As per the research published in the Journal for Infectious Diseases, if COVID-19 measures are removed, a major influenza epidemic would occur, with higher levels of influenza in the years that followed.
The researchers utilized computer modeling at Columbia University’s Mailman School of Public Health to estimate the decrease in flu transmission and incidence after the adoption of control measures. To forecast influenza transmission over the next five years, the researchers combined these statistics with the Centers for Disease and Prevention (CDC) information.
‘Get Your Flu Vaccine,’ Specialists Advise, Since Removing COVID Limitations May Result In A Widespread Flu Epidemic
A study conducted last year found that non-pharmaceutical interventions (NPIs) such as mask-wearing, physical distance, travel limitations, and school closures were associated with a 60 percent reduction in flu cases over the 10 weeks after their implementation.
According to the findings of the research, the decreased exposure to influenza during the control efforts may have resulted in a reduction in immunity.
In an interview with Medical News Today, Dr. Jonathan Stoye, director of the Francis Crick Institute, United Kingdom, said, “This modeling study […] suggests that reduced numbers of infections in 2020 will result to waning population immunity, which in turn may contribute to a surge in flu infectious diseases for several years.”According to the researchers, loosening control measures may result in a large-scale flu epidemic, especially in parts of the U.s. where COVID-19 control compliance was very high.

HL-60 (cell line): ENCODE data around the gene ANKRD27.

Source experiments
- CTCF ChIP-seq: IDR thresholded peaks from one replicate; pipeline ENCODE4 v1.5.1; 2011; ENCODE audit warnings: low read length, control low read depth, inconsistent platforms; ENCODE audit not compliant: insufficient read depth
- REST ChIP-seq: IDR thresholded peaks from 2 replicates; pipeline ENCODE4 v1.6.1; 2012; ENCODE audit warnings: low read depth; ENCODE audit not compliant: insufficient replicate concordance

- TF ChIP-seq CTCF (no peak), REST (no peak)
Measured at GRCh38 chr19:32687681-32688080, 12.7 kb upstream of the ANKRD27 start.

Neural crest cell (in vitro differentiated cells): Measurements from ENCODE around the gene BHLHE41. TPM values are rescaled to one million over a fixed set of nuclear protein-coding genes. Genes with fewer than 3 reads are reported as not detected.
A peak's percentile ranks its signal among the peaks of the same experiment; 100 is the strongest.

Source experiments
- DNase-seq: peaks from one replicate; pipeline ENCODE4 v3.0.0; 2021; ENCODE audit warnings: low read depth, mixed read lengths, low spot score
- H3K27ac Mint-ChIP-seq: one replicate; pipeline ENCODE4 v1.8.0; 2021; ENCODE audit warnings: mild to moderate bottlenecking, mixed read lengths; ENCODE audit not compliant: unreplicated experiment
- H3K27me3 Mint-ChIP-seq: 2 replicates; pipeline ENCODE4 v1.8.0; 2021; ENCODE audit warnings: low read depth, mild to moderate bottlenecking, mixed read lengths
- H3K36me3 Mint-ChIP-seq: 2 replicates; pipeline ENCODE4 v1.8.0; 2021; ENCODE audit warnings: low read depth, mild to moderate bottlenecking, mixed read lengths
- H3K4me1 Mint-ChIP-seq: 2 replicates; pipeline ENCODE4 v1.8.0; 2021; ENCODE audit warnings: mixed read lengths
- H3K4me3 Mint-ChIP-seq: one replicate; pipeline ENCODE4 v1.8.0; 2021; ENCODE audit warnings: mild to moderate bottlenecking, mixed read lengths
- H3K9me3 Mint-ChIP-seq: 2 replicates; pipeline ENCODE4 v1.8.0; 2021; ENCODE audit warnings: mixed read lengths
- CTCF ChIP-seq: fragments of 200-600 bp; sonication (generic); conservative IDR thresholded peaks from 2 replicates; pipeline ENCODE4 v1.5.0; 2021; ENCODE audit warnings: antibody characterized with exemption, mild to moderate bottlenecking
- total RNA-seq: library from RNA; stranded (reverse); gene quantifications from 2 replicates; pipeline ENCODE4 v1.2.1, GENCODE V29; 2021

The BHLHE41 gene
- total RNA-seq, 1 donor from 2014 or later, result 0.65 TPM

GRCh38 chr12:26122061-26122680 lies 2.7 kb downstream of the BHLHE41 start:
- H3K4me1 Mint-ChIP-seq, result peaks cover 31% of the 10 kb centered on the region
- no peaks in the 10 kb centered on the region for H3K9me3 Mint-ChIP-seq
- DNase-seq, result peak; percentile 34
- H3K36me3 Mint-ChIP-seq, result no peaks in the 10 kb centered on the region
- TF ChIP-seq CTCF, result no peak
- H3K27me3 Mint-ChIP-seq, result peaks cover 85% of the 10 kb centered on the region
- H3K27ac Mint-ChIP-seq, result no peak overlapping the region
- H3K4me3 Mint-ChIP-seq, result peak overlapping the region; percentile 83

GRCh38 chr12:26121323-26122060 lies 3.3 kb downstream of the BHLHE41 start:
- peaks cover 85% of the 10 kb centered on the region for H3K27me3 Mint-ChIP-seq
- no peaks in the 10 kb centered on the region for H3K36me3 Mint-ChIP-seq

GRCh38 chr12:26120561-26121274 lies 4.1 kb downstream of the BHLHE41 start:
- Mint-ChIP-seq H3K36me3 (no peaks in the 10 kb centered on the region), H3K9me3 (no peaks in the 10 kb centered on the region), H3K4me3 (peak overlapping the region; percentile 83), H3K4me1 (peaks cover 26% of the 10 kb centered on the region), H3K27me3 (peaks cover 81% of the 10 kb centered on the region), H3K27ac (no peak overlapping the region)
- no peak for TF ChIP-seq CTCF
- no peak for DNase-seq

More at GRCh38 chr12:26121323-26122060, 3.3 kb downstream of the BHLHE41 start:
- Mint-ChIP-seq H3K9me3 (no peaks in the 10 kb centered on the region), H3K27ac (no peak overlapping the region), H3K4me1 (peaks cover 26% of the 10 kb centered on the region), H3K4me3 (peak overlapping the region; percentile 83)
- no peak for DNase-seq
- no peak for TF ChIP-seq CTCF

They also expect that due to the low levels of prevalent flu during the pandemic, it will be difficult to forecast which circulating flu strains will need to be used to guide future vaccine development. The efficacy of influenza vaccinations may be compromised as a result of this. It is not unavoidable to have a bad flu season.
More optimistically, the authors acknowledge that a very severe flu season is not a certain conclusion. Because of the emphasis on COVID-19, it is possible that flu cases were underreported last year, resulting in a greater number of individuals being infected with the virus than their modeling predicts.
Alternatively, because of the decreased flu circulation, the virus will have had fewer opportunities to evolve and create new versions of itself. As a result, people may have developed antibodies to previous flu illnesses, which would result in a less severe epidemic this year.
According to Professor William Schaffner, Professor of Public Health at Vanderbilt University College of Medicine in Nashville, TN, the allegation of underreporting is not persuasive: “Last year saw the lowest incidence of flu in any of our memory, thanks to the COVID-19 restrictions.” The underreporting of influenza, in my opinion, was not the case. We did not see a significant decrease in testing, although there was a little amount of flu identified. “I believe the low flu rate was a real occurrence.”
Doctor Stoye, on the other hand, believes that the intensity of an outbreak is dependent on the number of variants: “It will be interesting to see if such a rise does, in fact, occur because rates of viral illness are driven by a variety of factors, including the rate at which new viral variants are discovered.